The U.S. Olympics and Paralympic Committee (USOPC) has taken a progressive stance and will allow athletes to advocate in support of racial and social justice at upcoming Olympic trials.
Tuesday, the USOPC outlined new demonstration rules in a detailed nine-page document sent to athletes and the Olympic community.
The rules outline what USOPC classifies as “permissible demonstrations” aimed at “advancing racial and social justice or promoting the human dignity of individuals or groups that have been historically underrepresented, minoritized or marginalized,” a news release reads.
Among the given examples of permissible demonstrations include:
- “Wearing a hat or face mask with phrases such as ‘Black Lives Matter’ or ‘Trans Lives Matter’ or words such ‘equality’ or ‘justice.'”
- “Holding up one’s fist at the start line or on the podium.”
- “Kneeling on the podium or at the start line during the national anthem.”
Monday, OutKick’s Bobby Burack discussed the negative impact that “woke” social messaging has had on sports:
Because of aggressive woke messaging, three times as many Americans watched sports less often than those who watched them more often, 34.5 percent to 11 percent. 56.3 percent say they watched about the same amount. Though not quite 50-50, the number of those who changed habits was undoubtedly represented in total viewership declines.
Ratings across all major sports were down in 2020. The NBA, the most political among them, lost over half of its audience in the NBA Finals, a Finals that featured its top individual and team draw, LeBron James and the Lakers. That’s not viewers watching less often, that’s viewers not watching at all.
In an Open Letter to Team USA athletes, the rules document provides a list of demonstrations and activities that will not be punished by the USOPC.
These activities will also not affect an athlete’s participation rights at a U.S. Olympic or Paralympic Trials event, the document reads.
The guidelines also outline criteria related to impermissible acts that advocate against people, their dignity or their rights, including – but not limited to – hate speech, racist propaganda or threatening, abusive or discriminatory remarks, or physical harm to others or to property.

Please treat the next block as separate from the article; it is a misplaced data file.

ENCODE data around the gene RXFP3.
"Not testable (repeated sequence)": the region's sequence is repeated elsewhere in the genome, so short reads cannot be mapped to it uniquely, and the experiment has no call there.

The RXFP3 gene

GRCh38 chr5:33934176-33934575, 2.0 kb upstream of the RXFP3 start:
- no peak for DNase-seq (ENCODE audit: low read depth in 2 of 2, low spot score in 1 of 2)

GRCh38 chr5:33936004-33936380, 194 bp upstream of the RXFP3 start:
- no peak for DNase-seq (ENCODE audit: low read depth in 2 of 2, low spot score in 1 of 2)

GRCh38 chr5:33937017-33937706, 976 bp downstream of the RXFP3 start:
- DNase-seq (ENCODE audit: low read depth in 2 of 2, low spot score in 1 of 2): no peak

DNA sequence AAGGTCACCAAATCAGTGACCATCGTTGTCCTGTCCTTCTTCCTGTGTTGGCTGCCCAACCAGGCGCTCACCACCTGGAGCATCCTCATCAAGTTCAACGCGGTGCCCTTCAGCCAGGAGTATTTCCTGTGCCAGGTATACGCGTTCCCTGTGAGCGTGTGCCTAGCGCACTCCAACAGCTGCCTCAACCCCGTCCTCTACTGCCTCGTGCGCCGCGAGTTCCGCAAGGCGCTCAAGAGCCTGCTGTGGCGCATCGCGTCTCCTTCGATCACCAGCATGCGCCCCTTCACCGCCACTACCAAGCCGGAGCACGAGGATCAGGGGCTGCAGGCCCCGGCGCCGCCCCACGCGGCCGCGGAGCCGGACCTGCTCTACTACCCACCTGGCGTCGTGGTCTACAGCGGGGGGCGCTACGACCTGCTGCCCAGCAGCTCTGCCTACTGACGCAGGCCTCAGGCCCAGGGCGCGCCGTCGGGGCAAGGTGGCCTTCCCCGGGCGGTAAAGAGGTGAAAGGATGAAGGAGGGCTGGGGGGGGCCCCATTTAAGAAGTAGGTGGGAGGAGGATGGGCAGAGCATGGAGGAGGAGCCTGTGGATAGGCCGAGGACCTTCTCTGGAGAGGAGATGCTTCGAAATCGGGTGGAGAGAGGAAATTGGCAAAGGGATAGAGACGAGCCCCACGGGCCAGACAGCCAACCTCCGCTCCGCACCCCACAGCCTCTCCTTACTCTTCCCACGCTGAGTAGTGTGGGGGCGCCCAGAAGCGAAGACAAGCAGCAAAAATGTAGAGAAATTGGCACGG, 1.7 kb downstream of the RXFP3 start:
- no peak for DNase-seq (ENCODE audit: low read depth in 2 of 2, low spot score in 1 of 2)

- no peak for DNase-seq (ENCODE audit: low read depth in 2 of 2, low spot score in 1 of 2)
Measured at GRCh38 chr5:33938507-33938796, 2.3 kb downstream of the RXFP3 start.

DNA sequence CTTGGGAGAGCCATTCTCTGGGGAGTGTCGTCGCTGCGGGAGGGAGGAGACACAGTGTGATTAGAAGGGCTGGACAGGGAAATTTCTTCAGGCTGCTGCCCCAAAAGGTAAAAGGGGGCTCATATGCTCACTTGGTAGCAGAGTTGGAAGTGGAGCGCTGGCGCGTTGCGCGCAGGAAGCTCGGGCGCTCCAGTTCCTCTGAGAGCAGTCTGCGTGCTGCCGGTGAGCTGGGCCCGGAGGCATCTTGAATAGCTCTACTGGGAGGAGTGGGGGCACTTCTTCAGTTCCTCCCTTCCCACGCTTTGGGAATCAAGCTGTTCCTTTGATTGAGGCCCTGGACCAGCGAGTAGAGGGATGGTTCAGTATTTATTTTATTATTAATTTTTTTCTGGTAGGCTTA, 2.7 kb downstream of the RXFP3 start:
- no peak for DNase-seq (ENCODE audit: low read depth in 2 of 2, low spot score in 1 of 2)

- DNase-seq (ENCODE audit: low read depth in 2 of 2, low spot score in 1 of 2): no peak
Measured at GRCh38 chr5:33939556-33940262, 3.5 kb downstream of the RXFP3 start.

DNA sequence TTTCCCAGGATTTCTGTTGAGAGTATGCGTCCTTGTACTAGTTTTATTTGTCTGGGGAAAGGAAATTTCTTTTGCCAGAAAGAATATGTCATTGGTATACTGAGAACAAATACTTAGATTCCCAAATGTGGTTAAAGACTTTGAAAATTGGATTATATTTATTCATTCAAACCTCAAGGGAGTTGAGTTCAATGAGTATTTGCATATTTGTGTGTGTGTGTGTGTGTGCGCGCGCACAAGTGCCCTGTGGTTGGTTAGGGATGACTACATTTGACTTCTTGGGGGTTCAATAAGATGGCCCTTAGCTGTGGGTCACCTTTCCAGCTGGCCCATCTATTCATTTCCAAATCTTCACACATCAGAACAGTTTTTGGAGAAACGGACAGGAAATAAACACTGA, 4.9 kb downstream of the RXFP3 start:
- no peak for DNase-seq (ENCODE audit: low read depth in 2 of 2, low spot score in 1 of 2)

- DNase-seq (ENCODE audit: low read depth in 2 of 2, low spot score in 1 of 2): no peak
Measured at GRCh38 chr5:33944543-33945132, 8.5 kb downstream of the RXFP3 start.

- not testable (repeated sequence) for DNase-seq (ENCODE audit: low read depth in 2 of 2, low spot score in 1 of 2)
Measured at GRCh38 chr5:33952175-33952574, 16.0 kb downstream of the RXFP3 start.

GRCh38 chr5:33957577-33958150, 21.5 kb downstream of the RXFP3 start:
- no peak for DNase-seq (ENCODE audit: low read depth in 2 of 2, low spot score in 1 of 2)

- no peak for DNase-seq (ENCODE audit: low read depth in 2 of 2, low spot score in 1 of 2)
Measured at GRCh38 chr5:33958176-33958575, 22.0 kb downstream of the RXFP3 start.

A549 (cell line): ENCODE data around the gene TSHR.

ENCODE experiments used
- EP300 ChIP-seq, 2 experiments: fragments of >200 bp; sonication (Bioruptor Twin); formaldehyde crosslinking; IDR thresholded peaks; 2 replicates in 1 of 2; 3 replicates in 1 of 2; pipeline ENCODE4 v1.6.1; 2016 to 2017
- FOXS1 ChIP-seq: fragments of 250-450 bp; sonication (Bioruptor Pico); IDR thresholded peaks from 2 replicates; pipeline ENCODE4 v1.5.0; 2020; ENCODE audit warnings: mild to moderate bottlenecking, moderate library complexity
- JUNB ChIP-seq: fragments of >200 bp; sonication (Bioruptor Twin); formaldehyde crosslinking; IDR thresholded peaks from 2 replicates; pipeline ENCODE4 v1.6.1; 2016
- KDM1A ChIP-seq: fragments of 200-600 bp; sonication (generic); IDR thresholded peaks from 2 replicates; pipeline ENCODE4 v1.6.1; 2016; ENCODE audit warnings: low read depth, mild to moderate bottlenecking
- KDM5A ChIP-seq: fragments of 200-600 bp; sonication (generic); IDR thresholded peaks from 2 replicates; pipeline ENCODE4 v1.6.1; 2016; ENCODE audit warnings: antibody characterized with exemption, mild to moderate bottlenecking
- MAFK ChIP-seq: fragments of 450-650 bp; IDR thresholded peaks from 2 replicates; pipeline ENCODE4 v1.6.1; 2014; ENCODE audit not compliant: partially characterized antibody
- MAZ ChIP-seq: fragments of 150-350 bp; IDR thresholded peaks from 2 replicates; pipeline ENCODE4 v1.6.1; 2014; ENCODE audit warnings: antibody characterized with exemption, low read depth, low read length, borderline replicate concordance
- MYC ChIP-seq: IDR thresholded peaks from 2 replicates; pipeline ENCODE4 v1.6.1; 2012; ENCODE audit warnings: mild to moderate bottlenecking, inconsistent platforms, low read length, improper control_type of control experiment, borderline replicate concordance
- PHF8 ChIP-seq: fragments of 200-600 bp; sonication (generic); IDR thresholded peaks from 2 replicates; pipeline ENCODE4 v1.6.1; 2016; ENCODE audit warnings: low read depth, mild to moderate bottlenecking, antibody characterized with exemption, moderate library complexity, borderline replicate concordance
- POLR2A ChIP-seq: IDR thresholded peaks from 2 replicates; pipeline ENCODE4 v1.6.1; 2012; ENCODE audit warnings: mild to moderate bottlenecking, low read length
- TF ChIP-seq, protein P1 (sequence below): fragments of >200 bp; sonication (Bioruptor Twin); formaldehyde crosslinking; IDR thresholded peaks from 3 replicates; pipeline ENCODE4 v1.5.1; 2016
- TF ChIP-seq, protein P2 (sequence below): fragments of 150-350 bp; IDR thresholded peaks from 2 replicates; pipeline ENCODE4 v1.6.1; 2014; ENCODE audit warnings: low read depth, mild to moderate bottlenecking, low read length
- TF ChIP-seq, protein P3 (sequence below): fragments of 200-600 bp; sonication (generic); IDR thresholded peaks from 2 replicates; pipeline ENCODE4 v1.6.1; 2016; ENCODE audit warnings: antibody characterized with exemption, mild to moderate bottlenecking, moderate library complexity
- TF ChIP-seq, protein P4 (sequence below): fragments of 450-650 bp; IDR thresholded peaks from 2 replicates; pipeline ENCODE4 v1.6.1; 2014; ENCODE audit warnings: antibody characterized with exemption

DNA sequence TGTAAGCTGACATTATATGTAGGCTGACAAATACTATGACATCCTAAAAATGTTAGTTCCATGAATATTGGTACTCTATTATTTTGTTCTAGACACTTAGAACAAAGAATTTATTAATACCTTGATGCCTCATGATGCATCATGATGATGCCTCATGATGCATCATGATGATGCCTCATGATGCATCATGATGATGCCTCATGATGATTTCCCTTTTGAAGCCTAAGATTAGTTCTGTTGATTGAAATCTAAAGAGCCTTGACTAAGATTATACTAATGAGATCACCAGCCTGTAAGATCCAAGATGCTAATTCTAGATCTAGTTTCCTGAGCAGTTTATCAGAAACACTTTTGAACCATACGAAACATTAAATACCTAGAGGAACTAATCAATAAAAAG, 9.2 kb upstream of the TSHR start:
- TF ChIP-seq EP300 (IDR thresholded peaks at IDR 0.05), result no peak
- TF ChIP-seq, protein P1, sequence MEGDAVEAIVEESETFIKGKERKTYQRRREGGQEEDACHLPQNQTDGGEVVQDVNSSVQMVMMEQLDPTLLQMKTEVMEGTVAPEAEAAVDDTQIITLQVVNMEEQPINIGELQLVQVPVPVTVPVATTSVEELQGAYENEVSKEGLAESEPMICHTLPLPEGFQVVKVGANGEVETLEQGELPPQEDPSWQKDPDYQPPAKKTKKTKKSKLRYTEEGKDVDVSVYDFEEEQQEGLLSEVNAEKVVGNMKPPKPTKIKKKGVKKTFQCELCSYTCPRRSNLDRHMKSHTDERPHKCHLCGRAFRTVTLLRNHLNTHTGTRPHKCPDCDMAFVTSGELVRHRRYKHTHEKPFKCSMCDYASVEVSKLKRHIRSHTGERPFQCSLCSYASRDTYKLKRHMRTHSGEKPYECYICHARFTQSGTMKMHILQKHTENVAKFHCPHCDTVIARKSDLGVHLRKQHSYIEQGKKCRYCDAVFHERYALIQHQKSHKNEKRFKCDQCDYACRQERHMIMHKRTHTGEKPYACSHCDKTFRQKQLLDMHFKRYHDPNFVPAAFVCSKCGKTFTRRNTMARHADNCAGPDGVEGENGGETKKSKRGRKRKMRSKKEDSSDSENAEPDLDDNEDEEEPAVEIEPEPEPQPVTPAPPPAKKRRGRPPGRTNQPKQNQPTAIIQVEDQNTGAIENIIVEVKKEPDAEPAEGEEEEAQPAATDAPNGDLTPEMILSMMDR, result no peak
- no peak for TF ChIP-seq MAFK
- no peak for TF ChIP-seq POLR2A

The new rules outline possible sanctions for violations to ensure athlete participation rights are upheld.
“Athletes who engage in a demonstration may continue competing until a full review and hearing is conducted,” the document states.
The USOPC states it reserves the right to immediately remove athletes if a demonstration puts them or others in danger, threatens to
damage property or is in violation of local laws.
The rules will apply to all future U.S. Olympic and Paralympic Trials events but are not applicable to the Olympic and Paralympic Games, the website states.
Sarah Hirshland, CEO of the U.S. Olympic & Paralympic Committee, said in an Open Letter that USOPC supports Team USA athletes’ right to demonstrate peacefully in support of racial and social justice, but said they can’t control the actions others may take in response.
“The United States Olympic & Paralympic Committee (USOPC) values the expression of Team USA athletes and believes that their right to advocate for racial and social justice, and be a positive force for change, absolutely aligns with the fundamental values of equality that define Team USA and the Olympic and Paralympic movements,” the document details.